So, apart from joining everyone else in saying what a great, brilliant webcomic this is, and that I really hope it will be published one day, I wanted to say this: I love your decision to make the women topless. I saw that you mentioned somewhere in your concept art that you feel like a native bikini would objectify them more (not that I feel that Sno or Lye are in any way objectified, rather the contrary), and I completely agree with that statement. I am not sure why myself, maybe because of the “it could come off any second” factor, or maybe because breasts are often drawn horribly in those contexts. This just comes off as natural. At least to me.

  61. Greg White says:

    In the Hominids group how is sorrow expressed when someone dies?

  62. Kristel says:

    Hey there. I’m glad I was able to come by and say hello at Rose City this weekend. It was fun talking a little about the comic. I look forward to seeing how the story progresses. Also, thank you so much for signing my comics and ofr the sketch of Snow! :)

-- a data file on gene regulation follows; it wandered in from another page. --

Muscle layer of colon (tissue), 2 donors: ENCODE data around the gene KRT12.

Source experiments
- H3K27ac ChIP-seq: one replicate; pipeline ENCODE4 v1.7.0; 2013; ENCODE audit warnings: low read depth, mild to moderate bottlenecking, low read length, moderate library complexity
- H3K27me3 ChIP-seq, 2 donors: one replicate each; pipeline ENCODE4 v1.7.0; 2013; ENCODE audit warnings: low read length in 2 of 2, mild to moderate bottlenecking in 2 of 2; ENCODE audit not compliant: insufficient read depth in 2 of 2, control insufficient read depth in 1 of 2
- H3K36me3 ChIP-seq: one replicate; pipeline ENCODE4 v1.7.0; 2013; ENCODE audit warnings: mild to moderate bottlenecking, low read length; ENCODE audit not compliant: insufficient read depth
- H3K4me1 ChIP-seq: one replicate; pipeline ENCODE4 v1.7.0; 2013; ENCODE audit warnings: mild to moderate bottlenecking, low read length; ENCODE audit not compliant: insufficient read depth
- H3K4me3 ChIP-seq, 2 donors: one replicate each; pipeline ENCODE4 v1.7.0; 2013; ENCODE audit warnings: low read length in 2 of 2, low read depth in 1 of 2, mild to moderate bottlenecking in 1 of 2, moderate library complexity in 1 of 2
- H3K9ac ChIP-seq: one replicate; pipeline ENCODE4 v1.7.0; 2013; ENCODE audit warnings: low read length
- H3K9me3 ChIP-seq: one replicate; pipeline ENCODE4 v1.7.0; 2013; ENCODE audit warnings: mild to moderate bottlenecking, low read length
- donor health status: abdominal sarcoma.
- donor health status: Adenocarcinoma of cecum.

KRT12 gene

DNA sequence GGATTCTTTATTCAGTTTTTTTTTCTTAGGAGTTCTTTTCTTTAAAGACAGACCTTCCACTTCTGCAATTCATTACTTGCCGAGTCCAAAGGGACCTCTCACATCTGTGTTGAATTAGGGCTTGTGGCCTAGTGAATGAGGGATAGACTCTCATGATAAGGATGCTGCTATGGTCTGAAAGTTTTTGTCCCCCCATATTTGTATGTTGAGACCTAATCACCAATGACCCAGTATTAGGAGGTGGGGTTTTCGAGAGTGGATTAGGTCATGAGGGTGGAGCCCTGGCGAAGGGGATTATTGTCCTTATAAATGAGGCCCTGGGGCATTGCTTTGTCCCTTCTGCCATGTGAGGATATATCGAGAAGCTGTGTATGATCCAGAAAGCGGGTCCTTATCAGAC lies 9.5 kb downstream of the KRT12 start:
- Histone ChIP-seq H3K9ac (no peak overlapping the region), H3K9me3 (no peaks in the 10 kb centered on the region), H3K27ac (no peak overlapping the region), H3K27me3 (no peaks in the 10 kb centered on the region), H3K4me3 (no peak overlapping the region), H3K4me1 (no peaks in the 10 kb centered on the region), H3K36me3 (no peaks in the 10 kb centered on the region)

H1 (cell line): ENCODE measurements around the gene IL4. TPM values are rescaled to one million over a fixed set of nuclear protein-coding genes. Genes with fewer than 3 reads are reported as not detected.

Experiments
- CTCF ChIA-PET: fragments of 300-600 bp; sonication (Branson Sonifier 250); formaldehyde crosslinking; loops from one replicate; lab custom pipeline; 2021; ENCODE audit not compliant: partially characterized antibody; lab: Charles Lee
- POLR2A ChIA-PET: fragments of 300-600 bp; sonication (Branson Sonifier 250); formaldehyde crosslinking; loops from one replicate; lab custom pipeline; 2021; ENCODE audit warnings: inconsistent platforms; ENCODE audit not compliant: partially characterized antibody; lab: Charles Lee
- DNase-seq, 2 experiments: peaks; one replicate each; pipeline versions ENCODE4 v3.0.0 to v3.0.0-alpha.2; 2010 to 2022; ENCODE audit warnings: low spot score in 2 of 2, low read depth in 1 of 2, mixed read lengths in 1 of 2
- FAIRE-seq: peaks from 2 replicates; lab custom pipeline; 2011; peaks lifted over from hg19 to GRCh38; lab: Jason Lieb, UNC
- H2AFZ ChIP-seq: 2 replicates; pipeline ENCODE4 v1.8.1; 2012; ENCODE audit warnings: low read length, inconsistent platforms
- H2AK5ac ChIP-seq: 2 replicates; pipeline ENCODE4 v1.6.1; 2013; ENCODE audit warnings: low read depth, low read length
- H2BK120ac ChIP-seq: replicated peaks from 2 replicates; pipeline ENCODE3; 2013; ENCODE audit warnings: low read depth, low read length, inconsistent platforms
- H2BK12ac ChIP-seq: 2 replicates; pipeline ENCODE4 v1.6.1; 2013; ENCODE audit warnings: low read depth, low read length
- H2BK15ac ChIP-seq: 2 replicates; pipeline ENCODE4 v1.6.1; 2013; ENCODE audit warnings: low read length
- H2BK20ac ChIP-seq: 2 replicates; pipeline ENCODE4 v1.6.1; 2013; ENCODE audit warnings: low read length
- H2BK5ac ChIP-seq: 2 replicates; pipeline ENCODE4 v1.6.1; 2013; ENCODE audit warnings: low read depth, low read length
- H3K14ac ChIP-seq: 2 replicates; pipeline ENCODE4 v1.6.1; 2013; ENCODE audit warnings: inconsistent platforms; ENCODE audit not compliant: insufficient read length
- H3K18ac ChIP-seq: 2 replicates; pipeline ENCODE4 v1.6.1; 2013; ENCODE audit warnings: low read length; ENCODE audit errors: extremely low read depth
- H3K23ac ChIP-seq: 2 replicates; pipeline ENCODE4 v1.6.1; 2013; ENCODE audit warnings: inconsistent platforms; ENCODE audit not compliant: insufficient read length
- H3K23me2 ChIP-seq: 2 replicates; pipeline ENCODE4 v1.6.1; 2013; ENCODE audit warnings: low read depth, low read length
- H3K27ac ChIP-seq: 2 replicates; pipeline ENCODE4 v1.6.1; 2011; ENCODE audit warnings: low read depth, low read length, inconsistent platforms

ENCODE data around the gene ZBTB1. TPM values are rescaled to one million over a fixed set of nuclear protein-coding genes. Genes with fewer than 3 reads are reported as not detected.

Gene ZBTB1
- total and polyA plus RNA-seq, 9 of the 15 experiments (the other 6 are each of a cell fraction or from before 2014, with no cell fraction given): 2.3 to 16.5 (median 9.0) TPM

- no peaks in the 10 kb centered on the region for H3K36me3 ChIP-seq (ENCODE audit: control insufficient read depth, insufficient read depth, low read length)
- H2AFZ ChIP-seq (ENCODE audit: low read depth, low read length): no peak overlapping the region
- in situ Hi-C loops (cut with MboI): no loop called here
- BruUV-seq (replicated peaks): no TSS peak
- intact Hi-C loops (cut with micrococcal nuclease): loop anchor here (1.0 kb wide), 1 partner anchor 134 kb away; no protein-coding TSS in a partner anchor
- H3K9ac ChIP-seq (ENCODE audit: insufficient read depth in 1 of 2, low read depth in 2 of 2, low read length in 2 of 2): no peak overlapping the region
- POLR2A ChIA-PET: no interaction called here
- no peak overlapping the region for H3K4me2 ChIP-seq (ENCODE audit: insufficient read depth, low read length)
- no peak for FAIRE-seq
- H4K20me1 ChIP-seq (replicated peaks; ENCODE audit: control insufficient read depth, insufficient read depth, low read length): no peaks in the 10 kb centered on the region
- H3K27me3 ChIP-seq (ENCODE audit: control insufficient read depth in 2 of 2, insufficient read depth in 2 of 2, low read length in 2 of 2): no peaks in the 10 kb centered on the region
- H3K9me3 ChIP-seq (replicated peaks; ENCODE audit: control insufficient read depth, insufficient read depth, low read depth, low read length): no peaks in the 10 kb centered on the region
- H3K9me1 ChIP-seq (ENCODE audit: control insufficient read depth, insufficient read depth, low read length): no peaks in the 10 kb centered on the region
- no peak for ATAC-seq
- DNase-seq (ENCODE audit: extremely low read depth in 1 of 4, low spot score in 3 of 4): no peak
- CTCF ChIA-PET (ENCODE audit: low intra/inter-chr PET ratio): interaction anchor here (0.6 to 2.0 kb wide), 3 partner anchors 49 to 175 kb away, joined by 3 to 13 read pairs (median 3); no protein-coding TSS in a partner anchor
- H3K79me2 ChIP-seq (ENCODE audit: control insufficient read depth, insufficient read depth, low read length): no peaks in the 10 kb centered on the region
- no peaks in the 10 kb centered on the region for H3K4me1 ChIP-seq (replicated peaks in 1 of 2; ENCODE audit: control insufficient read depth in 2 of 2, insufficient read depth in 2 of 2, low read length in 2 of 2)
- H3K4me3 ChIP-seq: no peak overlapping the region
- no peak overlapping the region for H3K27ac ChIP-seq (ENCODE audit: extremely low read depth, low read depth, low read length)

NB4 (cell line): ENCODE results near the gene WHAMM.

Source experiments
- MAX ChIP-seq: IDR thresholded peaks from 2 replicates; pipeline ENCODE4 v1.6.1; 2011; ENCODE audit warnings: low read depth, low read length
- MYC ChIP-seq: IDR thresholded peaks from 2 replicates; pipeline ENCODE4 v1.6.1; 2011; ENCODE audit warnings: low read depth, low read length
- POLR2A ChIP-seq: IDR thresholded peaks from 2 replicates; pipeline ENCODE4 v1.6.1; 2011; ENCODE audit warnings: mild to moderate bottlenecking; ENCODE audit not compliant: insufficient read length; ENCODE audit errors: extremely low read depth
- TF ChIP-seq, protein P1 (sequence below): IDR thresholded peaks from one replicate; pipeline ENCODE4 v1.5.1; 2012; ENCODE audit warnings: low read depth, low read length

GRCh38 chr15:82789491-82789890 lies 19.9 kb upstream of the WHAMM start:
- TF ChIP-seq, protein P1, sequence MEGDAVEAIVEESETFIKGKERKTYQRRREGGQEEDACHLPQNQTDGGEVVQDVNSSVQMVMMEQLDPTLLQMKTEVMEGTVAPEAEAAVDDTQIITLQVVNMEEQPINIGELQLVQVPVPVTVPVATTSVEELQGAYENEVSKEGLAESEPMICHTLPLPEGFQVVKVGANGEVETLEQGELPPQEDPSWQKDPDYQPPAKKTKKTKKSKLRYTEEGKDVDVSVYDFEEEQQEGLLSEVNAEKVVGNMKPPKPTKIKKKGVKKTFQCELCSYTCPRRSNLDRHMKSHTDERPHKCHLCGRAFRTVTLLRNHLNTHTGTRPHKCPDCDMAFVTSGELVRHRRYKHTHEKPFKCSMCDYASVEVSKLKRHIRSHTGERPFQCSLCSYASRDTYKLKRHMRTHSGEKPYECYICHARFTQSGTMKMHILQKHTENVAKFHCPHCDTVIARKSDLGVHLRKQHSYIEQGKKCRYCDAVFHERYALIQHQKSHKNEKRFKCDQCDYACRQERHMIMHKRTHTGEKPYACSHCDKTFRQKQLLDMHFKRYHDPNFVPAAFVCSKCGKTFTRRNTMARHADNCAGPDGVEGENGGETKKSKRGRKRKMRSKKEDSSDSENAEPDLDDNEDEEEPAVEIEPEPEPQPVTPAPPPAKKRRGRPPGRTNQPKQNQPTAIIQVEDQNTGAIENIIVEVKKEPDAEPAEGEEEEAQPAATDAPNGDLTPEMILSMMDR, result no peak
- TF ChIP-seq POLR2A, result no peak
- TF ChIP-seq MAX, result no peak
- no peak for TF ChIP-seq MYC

63. Greg White says:

    Where did you get the idea for Hominds?

    • jordan says:

      The characters I’ve been drawing since I was 11. The story itself came about much much later. I was reading an article about the size of Neanderthals brains and how they were bigger then ours. I thought then, maybe they weren’t as dumb as pop culture had make them out to be. Maybe they had figured out some stuff we hadn’t. So I turned these characters I already had into Neanderthals and started from there.

  64. Lee Alexa says:

    One of my cousins suggested this website to me. We both are crazy about reading and try to find resources anywhere and everywhere. She was the one who shared this link. I read the book and found it really interesting. Now I always look forward for more updates.